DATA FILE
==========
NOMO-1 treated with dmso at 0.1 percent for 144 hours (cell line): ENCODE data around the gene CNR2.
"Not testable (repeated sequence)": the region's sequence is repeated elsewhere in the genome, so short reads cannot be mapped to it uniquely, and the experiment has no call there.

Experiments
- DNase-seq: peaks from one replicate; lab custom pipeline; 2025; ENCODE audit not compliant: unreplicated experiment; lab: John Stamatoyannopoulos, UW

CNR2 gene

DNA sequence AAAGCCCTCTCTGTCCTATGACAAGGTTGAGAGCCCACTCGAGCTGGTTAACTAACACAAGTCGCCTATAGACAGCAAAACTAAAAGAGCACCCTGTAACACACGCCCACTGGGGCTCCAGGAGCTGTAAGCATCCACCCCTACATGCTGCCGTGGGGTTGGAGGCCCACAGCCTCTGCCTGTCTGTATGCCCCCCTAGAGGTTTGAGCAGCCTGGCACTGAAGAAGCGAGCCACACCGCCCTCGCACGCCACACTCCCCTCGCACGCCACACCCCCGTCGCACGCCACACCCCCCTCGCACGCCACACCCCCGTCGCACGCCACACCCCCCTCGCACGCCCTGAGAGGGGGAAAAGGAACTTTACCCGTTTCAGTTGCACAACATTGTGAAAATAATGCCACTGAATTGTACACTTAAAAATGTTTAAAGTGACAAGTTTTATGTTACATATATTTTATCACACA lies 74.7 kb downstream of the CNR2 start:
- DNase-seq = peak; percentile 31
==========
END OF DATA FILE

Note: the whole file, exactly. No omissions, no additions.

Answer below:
NOMO-1 treated with dmso at 0.1 percent for 144 hours (cell line): ENCODE data around the gene CNR2.
"Not testable (repeated sequence)": the region's sequence is repeated elsewhere in the genome, so short reads cannot be mapped to it uniquely, and the experiment has no call there.

Experiments
- DNase-seq: peaks from one replicate; lab custom pipeline; 2025; ENCODE audit not compliant: unreplicated experiment; lab: John Stamatoyannopoulos, UW

CNR2 gene

DNA sequence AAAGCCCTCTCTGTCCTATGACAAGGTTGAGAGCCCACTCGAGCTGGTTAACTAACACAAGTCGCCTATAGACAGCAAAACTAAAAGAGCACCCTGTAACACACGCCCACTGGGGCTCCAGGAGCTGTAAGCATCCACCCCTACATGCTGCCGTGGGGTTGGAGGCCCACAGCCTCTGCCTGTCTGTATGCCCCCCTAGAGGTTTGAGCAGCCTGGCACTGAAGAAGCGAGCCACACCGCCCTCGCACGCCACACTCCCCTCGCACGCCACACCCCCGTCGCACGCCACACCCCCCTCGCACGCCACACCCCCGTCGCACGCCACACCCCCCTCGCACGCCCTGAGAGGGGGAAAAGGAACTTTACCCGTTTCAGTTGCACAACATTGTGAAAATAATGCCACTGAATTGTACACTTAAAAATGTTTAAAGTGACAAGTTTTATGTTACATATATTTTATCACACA lies 74.7 kb downstream of the CNR2 start:
- DNase-seq = peak; percentile 31